Out There (Android) Review

I’ve got something of a history with rogue likes. For some reason, if it involves permadeath and randomness, I will dump dozens of hours into it. As more of my […]

I’ve got something of a history with rogue likes. For some reason, if it involves permadeath and randomness, I will dump dozens of hours into it. As more of my spare time is devoted to non-gaming pursuits, I find myself inserting a great deal more mobile gaming into my routine. Out There was thus custom made for my commute. Now let’s see how well it fit.


Out There has a fair amount of visual variety. Though much of the game is looking at a ship, a planet, a star system, or a galactic view, every one of those elements is mixed and matched with as much variety as the makers could muster. What’s more, care has been taken to make sure that things conform to quickly identifiable subsets. Gas giants, rocky planets, and garden planets are instantly recognizable when you enter a system. The different types of stars—everything from white dwarfs to black holes—are similarly distinctive, which is crucial to avoid breeching your hull when trying to harvest some fuel. There was also a tremendous variety in the different alien creatures. I was glad to see that it wasn’t just variations on little green men. They were what tv-tropes would call “starfish aliens.”

Scattered narrative set pieces, including the introduction and endings, are well drawn in a suitably cosmic style. Though there is no real animation to the game, things often go the way of motion comics, with pans and zooms adding a dynamic element to the scenes. The star to star transitions have a cool warp effect applied, too.

All in all the graphics are slick and well done. No complaints.


The way I’ve described Out There to people is a simple sentence: FTL without the combat. Since I’m now writing a full review, I should probably go deeper.

At its core, the game is about resource management. The ship requires three things in order to continue to function: an intact hull, fuel in its tank, and oxygen. Everything you do is in some way related to maintaining these levels. Fuel, for instance, can either be hydrogen or helium, with helium twice as efficient. Let’s say you’re getting low, so you travel to a gas giant. The good news is, you sent down a probe a few times and brought back more fuel than you burned the bad news is, the orbit of a gas giant is hazardous and you damaged your hull. That means your next stop should be a rocky planet, where a little drilling could earn you some iron to fix your hull, but getting there, getting to the surface, drilling, and getting back will make a dent in your fuel again, and your oxygen, too. Now you need to find a garden planet, which will top off your air, but also damage your hull and burn more fuel. The game is a long string of finding sources of iron, oxygen, and hydrogen. Since planets eventually reach a point of diminishing returns, you can’t just keep harvesting the same star system. You’ll always be on the move.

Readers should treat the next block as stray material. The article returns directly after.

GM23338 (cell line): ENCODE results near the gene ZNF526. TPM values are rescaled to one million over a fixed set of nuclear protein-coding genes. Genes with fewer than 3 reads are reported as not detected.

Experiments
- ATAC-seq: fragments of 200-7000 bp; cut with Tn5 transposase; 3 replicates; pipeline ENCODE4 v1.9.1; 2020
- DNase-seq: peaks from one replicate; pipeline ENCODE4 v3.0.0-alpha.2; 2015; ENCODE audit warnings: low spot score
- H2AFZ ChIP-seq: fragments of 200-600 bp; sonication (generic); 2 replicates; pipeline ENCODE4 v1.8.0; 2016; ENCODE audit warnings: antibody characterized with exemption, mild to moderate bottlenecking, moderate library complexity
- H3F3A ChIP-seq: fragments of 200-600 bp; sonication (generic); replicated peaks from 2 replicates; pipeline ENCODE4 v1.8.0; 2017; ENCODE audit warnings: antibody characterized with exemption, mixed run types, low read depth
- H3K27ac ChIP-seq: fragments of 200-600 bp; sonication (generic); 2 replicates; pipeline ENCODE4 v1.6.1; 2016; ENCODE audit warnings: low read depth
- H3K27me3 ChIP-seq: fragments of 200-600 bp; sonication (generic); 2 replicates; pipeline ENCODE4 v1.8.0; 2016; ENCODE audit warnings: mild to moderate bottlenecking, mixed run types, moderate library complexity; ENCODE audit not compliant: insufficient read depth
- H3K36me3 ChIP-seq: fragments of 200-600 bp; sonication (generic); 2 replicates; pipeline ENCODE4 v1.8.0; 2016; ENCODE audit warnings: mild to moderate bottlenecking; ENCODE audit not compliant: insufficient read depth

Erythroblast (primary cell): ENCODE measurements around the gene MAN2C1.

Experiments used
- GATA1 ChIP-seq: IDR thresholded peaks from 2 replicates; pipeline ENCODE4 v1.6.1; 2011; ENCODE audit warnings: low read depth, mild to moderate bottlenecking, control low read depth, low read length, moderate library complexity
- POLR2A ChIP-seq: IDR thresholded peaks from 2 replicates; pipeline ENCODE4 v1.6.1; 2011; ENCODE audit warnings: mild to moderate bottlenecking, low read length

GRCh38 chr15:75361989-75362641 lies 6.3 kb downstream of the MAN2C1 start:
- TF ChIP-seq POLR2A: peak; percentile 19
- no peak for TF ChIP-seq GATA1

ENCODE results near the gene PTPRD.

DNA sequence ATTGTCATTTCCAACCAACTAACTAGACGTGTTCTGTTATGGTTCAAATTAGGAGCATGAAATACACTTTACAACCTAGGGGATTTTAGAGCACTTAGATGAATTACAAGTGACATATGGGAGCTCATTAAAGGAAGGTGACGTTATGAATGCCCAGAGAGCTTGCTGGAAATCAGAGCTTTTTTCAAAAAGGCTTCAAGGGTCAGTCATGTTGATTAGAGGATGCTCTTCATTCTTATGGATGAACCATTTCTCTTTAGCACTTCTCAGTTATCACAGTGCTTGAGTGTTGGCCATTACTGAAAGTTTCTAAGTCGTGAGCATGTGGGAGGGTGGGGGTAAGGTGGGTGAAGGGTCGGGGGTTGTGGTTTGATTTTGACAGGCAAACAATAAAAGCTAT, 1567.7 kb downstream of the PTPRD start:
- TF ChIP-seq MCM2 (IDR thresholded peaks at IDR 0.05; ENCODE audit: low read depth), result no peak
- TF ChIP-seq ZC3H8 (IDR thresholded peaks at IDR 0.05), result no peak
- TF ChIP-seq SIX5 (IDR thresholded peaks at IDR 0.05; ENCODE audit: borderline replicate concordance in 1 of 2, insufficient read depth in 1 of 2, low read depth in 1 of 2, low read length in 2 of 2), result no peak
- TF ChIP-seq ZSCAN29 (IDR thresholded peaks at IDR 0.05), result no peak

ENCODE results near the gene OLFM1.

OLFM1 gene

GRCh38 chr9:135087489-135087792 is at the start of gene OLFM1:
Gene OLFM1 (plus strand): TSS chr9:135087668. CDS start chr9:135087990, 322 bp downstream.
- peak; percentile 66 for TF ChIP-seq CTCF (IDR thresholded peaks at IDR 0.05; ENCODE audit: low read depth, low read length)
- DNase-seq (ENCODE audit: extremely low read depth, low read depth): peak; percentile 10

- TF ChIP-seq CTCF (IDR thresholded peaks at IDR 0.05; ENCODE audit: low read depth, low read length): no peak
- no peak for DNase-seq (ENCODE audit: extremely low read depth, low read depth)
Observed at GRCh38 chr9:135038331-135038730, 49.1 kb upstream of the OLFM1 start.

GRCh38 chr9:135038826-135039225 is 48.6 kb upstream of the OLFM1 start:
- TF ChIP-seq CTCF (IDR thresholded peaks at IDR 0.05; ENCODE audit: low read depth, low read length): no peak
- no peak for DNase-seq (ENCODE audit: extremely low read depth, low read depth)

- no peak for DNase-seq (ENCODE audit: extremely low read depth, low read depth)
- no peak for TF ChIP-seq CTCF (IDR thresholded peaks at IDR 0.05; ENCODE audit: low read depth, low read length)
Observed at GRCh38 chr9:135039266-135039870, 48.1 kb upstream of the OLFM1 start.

In true roguelike fashion, every play through is different, randomly generated and riddled with random events. Maybe on your way to another planet you’ll encounter a moon-sized ball of liquid helium to top off your tanks. Maybe a heat-devouring creature will latch onto your hull. Sometimes you’re just along for the ride. Other times you have to take a guess with no hope of knowing which one is the right choice. Then there are the trickier ones. Things like knowing complementary colors or the first few primes can help you avoid disaster. Then there’s simply knowing the language. You see, among the many randomized elements of each game is the language. There is an alien language you must learn a few words at a time, usually through encounters with intelligent life on alien planets. Knowing it can help you gain favors and technology from aliens by knowing how to avoid saying, for instance, that you want to kill them. The language often is also used to label the better choices on random events.